For Advent, I’ve been reflecting particularly on what it means to tell the Christmas story to my 4-year-old daughter. Particularly, as one for a preference […]
This Fourth of July I gathered with Plains Mennonite Church and Evangelical Center for Revival, a predominantly Congolese Mennonite congregation, which held a joint July Fourth commemoration. This was the first time both of the churches got together for this kind of commemoration. The event displayed the willingness of both congregations to think about how they can collaborate together and embrace diversity.
There was a picnic with everything from hot dogs and hamburgers to coconut curry. There were games of corn hole followed by games of cricket. Both sides seemed to walk into the space a little hesitant, but as things got going and people got talking (and eating), folks became more comfortable with each other.
Evangelical Center for Revival blessed everyone with music. They sung worship songs in their native languages as people clapped, sang and danced along to the music. They played a beautiful rendition of “How Great Thou Art” in their native language and integrated English so everyone could sing along. Also present was a free immigration clinic in the church building. They had two lawyers present to help people get advice and information about their immigration status.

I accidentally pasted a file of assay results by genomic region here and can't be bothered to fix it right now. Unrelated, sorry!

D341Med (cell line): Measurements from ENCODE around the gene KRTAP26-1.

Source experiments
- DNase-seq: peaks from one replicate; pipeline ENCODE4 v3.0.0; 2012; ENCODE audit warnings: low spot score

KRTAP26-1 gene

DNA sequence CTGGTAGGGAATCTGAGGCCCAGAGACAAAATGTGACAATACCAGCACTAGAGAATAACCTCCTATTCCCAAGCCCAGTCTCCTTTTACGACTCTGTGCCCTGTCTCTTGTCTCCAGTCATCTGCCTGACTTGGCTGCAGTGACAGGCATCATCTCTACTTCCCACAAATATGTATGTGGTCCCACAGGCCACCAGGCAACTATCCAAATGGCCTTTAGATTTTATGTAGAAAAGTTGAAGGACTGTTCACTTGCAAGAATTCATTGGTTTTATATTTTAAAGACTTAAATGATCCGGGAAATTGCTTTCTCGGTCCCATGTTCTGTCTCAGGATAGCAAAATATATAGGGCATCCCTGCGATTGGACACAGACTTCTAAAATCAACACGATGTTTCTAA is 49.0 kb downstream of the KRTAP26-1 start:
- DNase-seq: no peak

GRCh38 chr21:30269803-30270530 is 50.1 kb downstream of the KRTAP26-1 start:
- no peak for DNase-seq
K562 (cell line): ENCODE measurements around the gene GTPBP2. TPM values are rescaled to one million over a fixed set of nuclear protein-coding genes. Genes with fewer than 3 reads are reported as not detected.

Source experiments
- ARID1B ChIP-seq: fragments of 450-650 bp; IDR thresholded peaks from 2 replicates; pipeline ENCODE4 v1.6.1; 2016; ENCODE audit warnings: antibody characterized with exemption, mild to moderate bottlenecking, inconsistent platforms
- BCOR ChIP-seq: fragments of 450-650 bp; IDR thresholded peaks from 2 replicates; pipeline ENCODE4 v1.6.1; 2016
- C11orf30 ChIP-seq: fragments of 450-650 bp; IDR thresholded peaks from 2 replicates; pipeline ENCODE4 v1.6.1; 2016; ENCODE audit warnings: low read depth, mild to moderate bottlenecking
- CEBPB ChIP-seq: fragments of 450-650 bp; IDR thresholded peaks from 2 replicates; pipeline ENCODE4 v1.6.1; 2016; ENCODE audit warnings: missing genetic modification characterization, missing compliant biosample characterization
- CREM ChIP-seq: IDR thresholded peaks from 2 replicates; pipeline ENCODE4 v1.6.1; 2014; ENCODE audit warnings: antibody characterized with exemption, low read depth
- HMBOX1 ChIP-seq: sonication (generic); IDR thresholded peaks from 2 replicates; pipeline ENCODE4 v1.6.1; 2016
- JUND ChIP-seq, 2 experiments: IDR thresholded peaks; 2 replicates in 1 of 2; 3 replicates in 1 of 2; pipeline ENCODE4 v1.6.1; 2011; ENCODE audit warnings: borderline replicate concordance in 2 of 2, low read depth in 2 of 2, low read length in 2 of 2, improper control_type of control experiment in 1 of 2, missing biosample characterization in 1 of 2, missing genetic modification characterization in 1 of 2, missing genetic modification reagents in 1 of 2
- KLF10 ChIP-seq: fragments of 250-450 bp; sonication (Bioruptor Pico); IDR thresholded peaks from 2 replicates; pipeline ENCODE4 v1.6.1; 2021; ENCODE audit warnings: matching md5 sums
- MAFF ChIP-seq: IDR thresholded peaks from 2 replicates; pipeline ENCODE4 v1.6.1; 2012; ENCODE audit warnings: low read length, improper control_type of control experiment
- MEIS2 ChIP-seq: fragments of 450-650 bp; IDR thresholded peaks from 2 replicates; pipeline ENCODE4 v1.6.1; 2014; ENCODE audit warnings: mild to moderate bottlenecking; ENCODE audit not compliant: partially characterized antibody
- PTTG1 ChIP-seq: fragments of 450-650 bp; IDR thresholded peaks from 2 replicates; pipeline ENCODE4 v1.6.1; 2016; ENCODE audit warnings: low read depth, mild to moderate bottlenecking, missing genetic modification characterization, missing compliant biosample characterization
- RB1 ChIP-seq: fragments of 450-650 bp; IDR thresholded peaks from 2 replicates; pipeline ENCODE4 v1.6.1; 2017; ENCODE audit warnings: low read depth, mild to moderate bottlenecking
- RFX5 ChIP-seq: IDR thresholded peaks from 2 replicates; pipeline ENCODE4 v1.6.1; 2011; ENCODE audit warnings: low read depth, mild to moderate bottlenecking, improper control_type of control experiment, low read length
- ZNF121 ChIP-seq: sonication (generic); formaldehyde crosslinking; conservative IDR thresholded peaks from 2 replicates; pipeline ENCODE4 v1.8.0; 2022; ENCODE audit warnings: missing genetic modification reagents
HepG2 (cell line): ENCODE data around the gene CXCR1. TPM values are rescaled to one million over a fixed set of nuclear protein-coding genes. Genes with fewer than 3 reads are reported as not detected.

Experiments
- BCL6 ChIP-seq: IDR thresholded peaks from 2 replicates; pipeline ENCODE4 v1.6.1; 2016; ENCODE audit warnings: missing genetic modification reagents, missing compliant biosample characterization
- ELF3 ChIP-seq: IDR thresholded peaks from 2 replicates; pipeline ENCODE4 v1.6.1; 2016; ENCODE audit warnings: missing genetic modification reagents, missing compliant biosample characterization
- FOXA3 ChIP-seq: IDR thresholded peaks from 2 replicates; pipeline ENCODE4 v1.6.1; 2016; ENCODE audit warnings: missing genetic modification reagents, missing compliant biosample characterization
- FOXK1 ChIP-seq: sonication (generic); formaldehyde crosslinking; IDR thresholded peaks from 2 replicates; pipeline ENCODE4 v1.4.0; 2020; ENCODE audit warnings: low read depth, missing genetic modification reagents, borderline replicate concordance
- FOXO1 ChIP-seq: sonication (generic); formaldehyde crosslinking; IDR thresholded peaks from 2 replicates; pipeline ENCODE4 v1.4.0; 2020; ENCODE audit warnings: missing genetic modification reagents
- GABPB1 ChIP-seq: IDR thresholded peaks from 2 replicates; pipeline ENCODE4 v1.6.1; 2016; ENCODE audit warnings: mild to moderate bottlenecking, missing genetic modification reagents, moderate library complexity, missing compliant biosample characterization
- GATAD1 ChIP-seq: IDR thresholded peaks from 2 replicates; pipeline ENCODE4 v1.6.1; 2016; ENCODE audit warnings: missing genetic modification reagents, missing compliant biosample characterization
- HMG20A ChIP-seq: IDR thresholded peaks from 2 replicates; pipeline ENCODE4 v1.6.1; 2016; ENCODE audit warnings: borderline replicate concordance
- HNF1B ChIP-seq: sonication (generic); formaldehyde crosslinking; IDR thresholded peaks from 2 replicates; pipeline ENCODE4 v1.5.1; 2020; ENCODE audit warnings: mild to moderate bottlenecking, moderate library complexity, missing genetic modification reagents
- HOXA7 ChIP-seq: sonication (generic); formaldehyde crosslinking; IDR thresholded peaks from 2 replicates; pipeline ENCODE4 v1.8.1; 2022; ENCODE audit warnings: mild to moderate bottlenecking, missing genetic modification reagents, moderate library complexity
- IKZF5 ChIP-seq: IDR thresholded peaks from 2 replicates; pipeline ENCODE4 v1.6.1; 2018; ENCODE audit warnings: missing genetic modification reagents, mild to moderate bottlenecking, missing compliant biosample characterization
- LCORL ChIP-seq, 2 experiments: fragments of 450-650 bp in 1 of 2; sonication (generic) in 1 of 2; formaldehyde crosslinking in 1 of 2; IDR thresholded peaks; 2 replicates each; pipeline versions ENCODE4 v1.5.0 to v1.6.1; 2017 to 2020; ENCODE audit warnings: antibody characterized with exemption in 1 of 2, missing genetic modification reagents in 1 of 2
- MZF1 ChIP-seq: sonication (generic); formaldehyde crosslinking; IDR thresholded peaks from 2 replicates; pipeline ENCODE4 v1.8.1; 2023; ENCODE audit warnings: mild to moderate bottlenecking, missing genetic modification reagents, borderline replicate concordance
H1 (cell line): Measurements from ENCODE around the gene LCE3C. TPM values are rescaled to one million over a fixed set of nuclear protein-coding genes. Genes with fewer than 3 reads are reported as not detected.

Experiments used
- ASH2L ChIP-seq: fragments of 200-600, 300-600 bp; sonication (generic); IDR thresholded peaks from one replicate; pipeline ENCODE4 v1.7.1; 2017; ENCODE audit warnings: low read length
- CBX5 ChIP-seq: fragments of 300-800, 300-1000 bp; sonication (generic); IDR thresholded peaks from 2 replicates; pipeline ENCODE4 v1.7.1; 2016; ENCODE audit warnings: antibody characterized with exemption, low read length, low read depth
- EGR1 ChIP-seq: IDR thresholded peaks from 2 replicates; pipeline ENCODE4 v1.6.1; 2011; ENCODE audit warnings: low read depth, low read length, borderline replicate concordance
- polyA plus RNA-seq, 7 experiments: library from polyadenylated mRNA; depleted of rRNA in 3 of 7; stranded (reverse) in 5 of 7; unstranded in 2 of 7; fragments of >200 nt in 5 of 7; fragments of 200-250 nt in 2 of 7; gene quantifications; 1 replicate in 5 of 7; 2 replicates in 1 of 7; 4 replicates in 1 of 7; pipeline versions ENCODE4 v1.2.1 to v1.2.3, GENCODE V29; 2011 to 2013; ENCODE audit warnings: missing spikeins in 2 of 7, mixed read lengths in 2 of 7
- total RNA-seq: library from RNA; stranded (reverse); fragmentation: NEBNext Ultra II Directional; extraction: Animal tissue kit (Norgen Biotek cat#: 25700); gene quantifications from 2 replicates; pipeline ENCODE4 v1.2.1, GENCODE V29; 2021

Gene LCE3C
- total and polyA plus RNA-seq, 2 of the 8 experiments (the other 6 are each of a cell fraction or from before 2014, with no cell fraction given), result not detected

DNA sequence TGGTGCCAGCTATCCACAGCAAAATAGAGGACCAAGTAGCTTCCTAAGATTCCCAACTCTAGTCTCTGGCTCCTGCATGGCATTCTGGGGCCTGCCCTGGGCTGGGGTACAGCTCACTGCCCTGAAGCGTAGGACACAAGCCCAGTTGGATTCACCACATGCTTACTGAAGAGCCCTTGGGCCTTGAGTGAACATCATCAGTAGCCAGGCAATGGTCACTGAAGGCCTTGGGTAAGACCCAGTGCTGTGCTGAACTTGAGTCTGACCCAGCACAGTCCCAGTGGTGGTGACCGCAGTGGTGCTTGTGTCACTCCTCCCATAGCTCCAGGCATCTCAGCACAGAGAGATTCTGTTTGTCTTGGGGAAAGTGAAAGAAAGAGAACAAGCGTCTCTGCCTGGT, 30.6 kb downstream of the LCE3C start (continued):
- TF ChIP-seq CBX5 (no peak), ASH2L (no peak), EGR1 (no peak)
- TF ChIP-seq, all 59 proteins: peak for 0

All in all I believe the event was a great step in trying to embrace diversity. The congregations, to me, seemingly had little in common coming into the Fourth of July. At the beginning of the event things were awkward and, quite frankly, uncomfortable, though eventually people began to loosen up and have a great time enjoying each other’s company.
This event showed me that it takes willingness to embrace the other within our midst. Things might not always be smooth or go just as planned, but we as people of faith have to be willing to celebrate diversity and help our neighbors.
In our current political climate I believe this is of the utmost importance. While there has been rhetoric and laws created to destroy the beautiful diversity that we have in the United States, we have to remember to love and show hospitality to all people. This Fourth of July commemoration with Plains Mennonite Church and Evangelical Center for Revival is what I believe the United States is all about.
Jerrell Williams is a Master of Divinity student at Pittsburgh (Pennsylvania) Theological Seminary and is interning this summer with Franconia Mennonite Conference and The Mennonite.
The Mennonite, Inc., is currently reviewing its Comments Policy. During this review, commenting on new articles is disabled. Comments that were previously approved will still appear. Comments on older articles can continue to be submitted for review in accordance with the policy below. To promote constructive dialogue, the editors of The Mennonite moderate all comments and comments don’t appear until approved. Anonymous comments are not accepted. Writers must sign posts or log into Disqus with their first and last name. Read our full Comments Policy.